Definitions for: Seal

[n] any of numerous marine mammals that come on shore to breed; chiefly of cold regions
[n] a device incised to make an impression; used to secure a closing or to authenticate documents
[n] fastener that provides a tight and perfect closure
[n] a finishing coat applied to exclude moisture
[n] fastener consisting of a resinous composition that is plastic when warm; used for sealing documents and parcels and letters
[n] an indication of approved or superior status
[n] a stamp affixed to a document (as to attest to its authenticity or to seal it); "the warrant bore the sheriff's seal"
[n] the pelt or fur (especially the underfur) of a seal; "a coat of seal"
[v] hunt seals
[v] decide irrevocably; "sealing dooms"
[v] cover with varnish
[v] close with or as if with a seal; "She sealed the letter with hot wax"
[v] make tight; secure against leakage; "seal the windows"
[v] affix a seal to

Webster (1913) Definition: Seal (s[=e]l), n. [OE. sele, AS. seolh; akin to OHG.
selah, Dan. s[ae]l, Sw. sj["a]l, Icel. selr.] (Zo["o]l.)
Any aquatic carnivorous mammal of the families Phocid[ae]
and Otariid[ae].

Note: Seals inhabit seacoasts, and are found principally in
the higher latitudes of both hemispheres. There are
numerous species, bearing such popular names as {sea
lion}, sea leopard, sea bear, or ursine seal,
fur seal, and sea elephant. The bearded seal
(Erignathus barbatus), the hooded seal ({Cystophora
crustata}), and the ringed seal (Phoca f[oe]tida),
are northern species. See also Eared seal, {Harp
seal}, and Fur seal, under Eared, Harp, Monk,
and Fur. Seals are much hunted for their skins and
fur, and also for their oil, which in some species is
very abundant.

Harbor seal (Zo["o]l.), the common seal (Phoca vitulina).
It inhabits both the North Atlantic and the North Pacific
Ocean, and often ascends rivers; -- called also {marbled
seal}, native seal, river seal, bay seal, {land
seal}, sea calf, sea cat, sea dog, dotard,
ranger, selchie, tangfish.

Seal, n. [OE. seel, OF. seel, F. sceau, fr. L. sigillum a
little figure or image, a seal, dim. of signum a mark, sign,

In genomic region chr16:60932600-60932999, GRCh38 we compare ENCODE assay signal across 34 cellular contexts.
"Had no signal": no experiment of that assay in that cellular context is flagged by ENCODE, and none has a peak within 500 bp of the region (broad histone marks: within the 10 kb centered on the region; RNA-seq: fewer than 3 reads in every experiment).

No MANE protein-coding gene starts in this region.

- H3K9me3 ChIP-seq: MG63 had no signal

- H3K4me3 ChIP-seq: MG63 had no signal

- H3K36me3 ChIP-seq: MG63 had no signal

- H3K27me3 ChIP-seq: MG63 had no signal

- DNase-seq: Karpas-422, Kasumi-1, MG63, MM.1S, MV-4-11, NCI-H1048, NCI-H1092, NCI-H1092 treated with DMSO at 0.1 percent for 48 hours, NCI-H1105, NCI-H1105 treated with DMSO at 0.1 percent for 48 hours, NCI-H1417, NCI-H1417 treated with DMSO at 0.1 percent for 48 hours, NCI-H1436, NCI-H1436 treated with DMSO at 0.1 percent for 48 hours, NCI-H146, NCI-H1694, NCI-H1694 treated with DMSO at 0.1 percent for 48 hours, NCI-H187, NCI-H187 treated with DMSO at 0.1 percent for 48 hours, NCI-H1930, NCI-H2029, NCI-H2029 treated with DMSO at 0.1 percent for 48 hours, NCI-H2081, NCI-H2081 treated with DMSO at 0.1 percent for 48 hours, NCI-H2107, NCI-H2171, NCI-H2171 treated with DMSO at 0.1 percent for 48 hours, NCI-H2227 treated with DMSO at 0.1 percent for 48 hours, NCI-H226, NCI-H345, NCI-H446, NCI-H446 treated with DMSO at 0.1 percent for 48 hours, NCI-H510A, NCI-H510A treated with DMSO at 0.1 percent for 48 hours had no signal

figure, or image. See Sign, n., and cf. Sigil.]
1. An engraved or inscribed stamp, used for marking an
impression in wax or other soft substance, to be attached
to a document, or otherwise used by way of authentication
or security.

2. Wax, wafer, or other tenacious substance, set to an
instrument, and impressed or stamped with a seal; as, to
give a deed under hand and seal.

Till thou canst rail the seal from off my bond Thou
but offend;st thy lungs to speak so loud. --Shak.

3. That which seals or fastens; esp., the wax or wafer placed
on a letter or other closed paper, etc., to fasten it.

4. That which confirms, ratifies, or makes stable; that which
authenticates; that which secures; assurance. ``under the
seal of silence.'' --Milton.

Like a red seal is the setting sun On the good and
the evil men have done. --Lonfellow.

5. An arrangement for preventing the entrance or return of
gas or air into a pipe, by which the open end of the pipe
dips beneath the surface of water or other liquid, or a
deep bend or sag in the pipe is filled with the liquid; a

Great seal. See under Great.

Privy seal. See under Privy, a.

Seal lock, a lock in which the keyhole is covered by a seal
in such a way that the lock can not be opened without
rupturing the seal.

Seal manual. See under Manual, a.

Seal ring, a ring having a seal engraved on it, or
ornamented with a device resembling a seal; a signet ring.

Seal, v. t. [imp. & p. p. Sealed; p. pr. & vb. n.
Skaling.] [OE. selen; cf. OF. seeler, seieler, F. sceller,
LL. sigillare. See Seal a stamp.]
1. To set or affix a seal to; hence, to authenticate; to
confirm; to ratify; to establish; as, to seal a deed.

And with my hand I seal my true heart's love.

2. To mark with a stamp, as an evidence of standard
exactness, legal size, or merchantable quality; as, to
seal weights and measures; to seal silverware.

3. To fasten with a seal; to attach together with a wafer,
wax, or other substance causing adhesion; as, to seal a

4. Hence, to shut close; to keep close; to make fast; to keep
secure or secret.

Seal up your lips, and give no words but ``mum''.

5. To fix, as a piece of iron in a wall, with cement,
plaster, or the like. --Gwilt.

6. To close by means of a seal; as, to seal a drainpipe with
water. See 2d Seal, 5.

7. Among the Mormons, to confirm or set apart as a second or
additional wife. [Utah, U.S.]

If a man once married desires a second helpmate . .
. she is sealed to him under the solemn sanction of
the church. --H.

Seal, v. i.
To affix one's seal, or a seal. [Obs.]

I will seal unto this bond. --Shak.

Synonyms: cachet, seal of approval, sealing wax, sealskin, stamp, varnish

Antonyms: unseal

See Also: accolade, affix, award, break seal, bulla, cachet, calk, caulk, close, coat, coat, coating, crabeater seal, crab-eating seal, decide, determine, device, eared seal, earless seal, fasten, fastener, fastening, fill, fill up, fix, fixing, fur, gasket, great seal, hair seal, handstamp, holdfast, honor, honour, hunt, hunt down, impression, lac, lacquer, laurels, make up one's mind, pack, pelt, pinnatiped, pinniped, pinniped mammal, piston ring, reseal, rubber stamp, run, secure, shellac, shut, signet, stamp, stick on, surface, track down, true seal, undercoat, underseal, washer, waterproof

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